Thursday, April 26, 2007

Never too late to be a late bloomer






Trees are finally beginning to bud, adding another hue of fluorescent green to an already saturated palette. Tonight at dusk a deer purviewed the new greens at the edge of our backyard, leisurely nibbling this new leaf and not that, as if choosing which morsels to sample from the produce section at Whole Foods. We've waited a long time to inhabit this spring, forgiving today's chilly and rainblown below 50's temps. Of late I've considered the things that ongoingly occupy the geography of my psyche and have been struck by the fact that almost all of what is crucial to me, what is impossible to imagine being without, are things that came so late to me I remain astounded and grateful they ever showed up at all. Foremost, my husband, who swept me off my rollerblade-clad feet long after I'd relinquished the idea that I'd ever stumble upon the one man who could fuse his being with this complicated and contrary soul and show me in a thousand ways what it means to love, and which resulted in two radiant daughters, a constant heartbreak of beauty for which no superlatives suffice. And then, whodathunkit, poetry. I never read it, never thought about writing it, never did, apart from a very few "roses are red" stanzas in grade school. My first attempt at thirty, after relunctantly signing up for a poetry writing class when all other English sections were closed, and now it's a passion. Science. I finagled every means I could to take as little math and science as possible and graduate. Now I buy physics books second to poetry and fiction, making up for lost time and the great black holes in my knowledge. I had no idea of grandeur housting this whacky realm we call our existence, the poetry and paradox of creation. All the ways the mind can be boggled. Graduate school, Indian food, rollerblading, Branston pickle, yoga, vows, diapers, Borges, Buechner, Bruce Cockburn, Adam Zagajewski, Simon Veil, Kierkegarrd, Smog, Joseph Arthur, Ray LaMontagne, Patty Griffin, the Flaming Lips: all after thirty, some way after. Which leads me to believe there just might be more boggling to come. Better late than never, they say. Sometimes just better late.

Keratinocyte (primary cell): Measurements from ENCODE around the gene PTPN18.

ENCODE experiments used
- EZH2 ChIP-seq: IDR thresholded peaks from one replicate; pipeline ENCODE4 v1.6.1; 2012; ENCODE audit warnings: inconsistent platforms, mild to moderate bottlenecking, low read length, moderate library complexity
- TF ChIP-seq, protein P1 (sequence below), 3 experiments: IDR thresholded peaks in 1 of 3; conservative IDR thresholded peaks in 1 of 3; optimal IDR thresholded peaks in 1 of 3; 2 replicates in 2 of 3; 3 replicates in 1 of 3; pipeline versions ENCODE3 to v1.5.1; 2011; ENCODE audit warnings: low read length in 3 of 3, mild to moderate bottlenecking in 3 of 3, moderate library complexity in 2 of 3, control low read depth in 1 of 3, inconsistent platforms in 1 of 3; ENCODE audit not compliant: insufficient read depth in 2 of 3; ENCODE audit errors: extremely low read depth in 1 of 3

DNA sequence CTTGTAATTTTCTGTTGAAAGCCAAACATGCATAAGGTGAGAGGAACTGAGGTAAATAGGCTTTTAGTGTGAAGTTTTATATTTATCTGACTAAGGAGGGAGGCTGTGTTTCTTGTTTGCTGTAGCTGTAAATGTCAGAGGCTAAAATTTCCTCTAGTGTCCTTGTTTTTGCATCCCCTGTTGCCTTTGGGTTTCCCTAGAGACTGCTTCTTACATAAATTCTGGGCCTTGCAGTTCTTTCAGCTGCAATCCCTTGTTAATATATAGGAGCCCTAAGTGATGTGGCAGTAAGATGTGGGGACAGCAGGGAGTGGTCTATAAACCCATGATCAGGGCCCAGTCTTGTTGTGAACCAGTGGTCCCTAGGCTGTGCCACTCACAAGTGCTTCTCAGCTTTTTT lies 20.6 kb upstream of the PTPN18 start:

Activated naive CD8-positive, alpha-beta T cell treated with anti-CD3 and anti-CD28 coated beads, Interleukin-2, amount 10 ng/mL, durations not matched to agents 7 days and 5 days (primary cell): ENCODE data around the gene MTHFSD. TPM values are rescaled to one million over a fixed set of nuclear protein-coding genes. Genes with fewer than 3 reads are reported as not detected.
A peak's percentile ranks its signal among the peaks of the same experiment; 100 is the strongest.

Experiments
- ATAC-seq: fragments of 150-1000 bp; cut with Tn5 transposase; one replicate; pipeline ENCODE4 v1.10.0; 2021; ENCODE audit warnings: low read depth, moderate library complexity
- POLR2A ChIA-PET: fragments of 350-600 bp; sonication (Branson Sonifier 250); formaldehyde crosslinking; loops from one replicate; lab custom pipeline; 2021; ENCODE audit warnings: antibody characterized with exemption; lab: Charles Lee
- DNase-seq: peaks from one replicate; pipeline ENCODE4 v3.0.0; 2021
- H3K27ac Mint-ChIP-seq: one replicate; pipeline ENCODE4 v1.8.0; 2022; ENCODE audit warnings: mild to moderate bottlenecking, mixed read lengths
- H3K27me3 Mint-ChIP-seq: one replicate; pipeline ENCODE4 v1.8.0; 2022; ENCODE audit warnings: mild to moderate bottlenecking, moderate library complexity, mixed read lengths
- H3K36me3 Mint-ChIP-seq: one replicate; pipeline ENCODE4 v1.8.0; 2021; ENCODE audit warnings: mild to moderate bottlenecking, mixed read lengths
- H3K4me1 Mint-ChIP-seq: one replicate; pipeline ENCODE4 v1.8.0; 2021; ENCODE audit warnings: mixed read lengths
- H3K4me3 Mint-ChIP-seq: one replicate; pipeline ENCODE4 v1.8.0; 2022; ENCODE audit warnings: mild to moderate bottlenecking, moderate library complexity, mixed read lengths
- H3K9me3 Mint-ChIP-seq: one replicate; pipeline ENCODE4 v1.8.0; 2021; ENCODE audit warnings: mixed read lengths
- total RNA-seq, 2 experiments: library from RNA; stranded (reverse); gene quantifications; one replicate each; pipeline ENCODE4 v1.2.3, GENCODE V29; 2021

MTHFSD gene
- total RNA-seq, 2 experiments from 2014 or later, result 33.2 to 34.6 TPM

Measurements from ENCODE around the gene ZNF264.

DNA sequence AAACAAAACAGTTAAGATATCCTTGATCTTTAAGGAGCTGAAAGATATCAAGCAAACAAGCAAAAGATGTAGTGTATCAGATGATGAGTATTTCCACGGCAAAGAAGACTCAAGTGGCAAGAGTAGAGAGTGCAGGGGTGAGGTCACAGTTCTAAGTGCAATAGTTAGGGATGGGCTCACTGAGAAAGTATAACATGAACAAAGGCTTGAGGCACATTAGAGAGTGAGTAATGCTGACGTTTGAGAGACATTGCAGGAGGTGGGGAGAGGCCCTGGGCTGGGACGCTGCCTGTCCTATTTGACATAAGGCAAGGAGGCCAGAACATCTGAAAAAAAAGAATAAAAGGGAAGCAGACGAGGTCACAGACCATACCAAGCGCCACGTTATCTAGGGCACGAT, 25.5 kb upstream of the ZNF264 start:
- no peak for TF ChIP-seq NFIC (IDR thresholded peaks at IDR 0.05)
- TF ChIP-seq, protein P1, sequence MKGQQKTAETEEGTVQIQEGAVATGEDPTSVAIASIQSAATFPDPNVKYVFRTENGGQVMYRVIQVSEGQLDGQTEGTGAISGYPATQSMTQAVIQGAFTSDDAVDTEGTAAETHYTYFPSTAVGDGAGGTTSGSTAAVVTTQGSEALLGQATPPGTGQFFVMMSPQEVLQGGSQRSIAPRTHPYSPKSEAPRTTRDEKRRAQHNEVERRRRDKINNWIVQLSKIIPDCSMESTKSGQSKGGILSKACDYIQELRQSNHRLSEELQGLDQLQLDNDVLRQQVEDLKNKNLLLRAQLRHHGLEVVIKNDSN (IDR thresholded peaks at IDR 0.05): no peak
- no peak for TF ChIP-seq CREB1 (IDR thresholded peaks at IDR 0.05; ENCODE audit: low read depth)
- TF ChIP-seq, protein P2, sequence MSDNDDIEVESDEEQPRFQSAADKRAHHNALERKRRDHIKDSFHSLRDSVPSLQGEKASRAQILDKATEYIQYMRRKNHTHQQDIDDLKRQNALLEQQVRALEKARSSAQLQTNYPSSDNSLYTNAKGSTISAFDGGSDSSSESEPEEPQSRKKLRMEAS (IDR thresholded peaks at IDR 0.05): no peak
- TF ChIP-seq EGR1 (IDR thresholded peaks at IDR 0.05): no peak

4 comments:

Karen Miedrich-Luo said...

water to a weary traveler.

Jenni said...

I needed this - thank you. Waiting seems to be a theme in our life, but Johnny was worth the wait, this house was worth the wait, and kids will be worth the wait. I'm beginning to think late is actually better.

All of your late interests - poetry, science, literary, etc. are inspiring.

Stacy Barton said...

sometimes your writing just makes me exhale.

Karen Miedrich-Luo said...

Took a peek at the link to Orr Street tonight. Hope everything went well. I'd forgotten Anthony would read too. It's nearly ten now and you must be done, nevertheless, best wishes.